heartbeat to keep the Bluetooth connection open between the
BlackBerry device or computer and the BlackBerry Smart Card
Reader and the secure pairing keys present, for an extended period
after the BlackBerry device and BlackBerry Smart Card Reader
should close the Bluetooth connection.
Maximum BlackBerry Disconnected
Timeout
Specify the maximum time, in seconds, after the BlackBerry device
and the BlackBerry Smart Card Reader close the Bluetooth
connection between them that the disconnected timeout fires.
Note: You can use the Force Erase All Keys on BlackBerry
Disconnected Timeout IT policy rule to specify whether or not the
secure pairing keys for the current BlackBerry device and computer
connections to the BlackBerry Smart Card Reader are cleared when
the disconnected timeout fires.
Maximum BlackBerry Long Term
Timeout
Specify the maximum time, in hours, after the BlackBerry device and
the BlackBerry Smart Card Reader establish the secure pairing
information between them, that the BlackBerry device and the
BlackBerry Smart Card Reader remove their secure pairing
information.
Maximum BlackBerry Bluetooth Traffic
Inactivity Timeout
Specify the maximum time, in minutes, of secure Bluetooth traffic
inactivity permitted between the BlackBerry Smart Card Reader and
the BlackBerry device before the secure pairing information is
removed from the BlackBerry device and the BlackBerry Smart Card
Reader.
Maximum Smart Card Not Present
Timeout
Specify the maximum time, in seconds, after the user removes the
smart card from the BlackBerry Smart Card Reader that the secure
pairing information is removed from the BlackBerry device and the
BlackBerry Smart Card Reader.
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BlackBerry Smart Card Reader Security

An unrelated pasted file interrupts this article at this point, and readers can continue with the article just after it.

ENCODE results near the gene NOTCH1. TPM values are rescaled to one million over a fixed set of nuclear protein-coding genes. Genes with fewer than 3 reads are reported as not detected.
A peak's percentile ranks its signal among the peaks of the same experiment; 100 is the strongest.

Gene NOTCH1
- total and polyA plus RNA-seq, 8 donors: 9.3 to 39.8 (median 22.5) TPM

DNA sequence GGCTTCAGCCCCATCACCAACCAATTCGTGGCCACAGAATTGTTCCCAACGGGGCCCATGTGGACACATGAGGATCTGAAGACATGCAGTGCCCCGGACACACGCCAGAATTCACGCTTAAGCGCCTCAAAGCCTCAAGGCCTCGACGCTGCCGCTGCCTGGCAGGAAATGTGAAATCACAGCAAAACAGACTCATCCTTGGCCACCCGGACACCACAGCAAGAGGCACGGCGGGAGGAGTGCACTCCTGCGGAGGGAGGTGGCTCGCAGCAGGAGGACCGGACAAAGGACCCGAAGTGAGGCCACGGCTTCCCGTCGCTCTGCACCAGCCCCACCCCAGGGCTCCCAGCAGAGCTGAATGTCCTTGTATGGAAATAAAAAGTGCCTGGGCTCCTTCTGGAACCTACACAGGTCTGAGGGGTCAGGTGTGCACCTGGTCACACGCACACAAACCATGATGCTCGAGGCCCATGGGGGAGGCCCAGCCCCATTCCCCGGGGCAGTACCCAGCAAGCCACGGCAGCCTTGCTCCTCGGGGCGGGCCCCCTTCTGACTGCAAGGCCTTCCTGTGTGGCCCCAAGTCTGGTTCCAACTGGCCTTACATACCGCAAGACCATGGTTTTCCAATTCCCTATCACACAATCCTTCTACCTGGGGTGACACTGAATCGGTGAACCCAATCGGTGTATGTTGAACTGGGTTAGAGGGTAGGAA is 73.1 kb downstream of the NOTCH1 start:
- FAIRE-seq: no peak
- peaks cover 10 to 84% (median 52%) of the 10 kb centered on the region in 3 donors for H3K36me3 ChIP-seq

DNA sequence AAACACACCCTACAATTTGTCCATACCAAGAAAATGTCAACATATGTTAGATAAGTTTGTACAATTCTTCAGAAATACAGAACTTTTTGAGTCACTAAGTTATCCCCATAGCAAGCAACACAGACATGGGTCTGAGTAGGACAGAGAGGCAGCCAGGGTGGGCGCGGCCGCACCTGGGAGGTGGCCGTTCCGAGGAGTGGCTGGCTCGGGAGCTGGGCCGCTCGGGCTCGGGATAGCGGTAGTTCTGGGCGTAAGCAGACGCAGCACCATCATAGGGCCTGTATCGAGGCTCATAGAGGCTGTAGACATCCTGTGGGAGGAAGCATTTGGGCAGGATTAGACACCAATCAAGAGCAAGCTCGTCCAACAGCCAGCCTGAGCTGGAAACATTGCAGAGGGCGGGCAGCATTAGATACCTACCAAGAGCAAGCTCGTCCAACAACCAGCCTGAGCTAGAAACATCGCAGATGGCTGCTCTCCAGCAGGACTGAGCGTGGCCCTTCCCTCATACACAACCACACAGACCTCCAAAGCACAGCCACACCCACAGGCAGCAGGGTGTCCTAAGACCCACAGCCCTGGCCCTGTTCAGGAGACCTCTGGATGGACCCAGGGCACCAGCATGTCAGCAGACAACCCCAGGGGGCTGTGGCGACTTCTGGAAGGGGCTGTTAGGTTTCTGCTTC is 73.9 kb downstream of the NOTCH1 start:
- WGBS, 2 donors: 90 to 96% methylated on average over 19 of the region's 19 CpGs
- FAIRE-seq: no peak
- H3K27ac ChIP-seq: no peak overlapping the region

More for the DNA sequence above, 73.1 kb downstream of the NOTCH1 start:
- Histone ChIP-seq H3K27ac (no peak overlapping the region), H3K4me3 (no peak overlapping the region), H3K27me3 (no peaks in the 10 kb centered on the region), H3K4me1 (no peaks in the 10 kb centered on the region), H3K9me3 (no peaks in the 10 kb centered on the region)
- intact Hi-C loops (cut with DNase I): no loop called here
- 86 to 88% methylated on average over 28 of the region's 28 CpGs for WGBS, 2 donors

12
IT policy rule
Recommended use
Maximum Number of BlackBerry
Transactions
Specify the maximum number of transactions (smart card–related
operations) that the BlackBerry device and the BlackBerry Smart
Card Reader can send and receive before the secure pairing
information is removed from the BlackBerry device.
Maximum Bluetooth Range
Specify the maximum power range, as a value between 30% (the
shortest range) and 100% (the longest range), that the BlackBerry
Smart Card Reader uses to send Bluetooth packets.
Maximum PC Disconnected Timeout
Specify the maximum time, in seconds, after the computer and the
BlackBerry Smart Card Reader close the Bluetooth connection
between them that the secure pairing information for that dropped
connection is removed from the computer and the BlackBerry Smart
Card Reader.
Maximum PC Long Term Timeout
Specify the maximum time, in hours, after the computer and the
BlackBerry Smart Card Reader establish the secure pairing
information between them that the computer and the BlackBerry
Smart Card Reader remove their secure pairing information.
Maximum PC Bluetooth Traffic
Inactivity Timeout
Specify the maximum time, in minutes, of secure Bluetooth traffic
inactivity permitted between the BlackBerry Smart Card Reader and
the computer before the secure pairing information is removed from
the computer and the BlackBerry Smart Card Reader.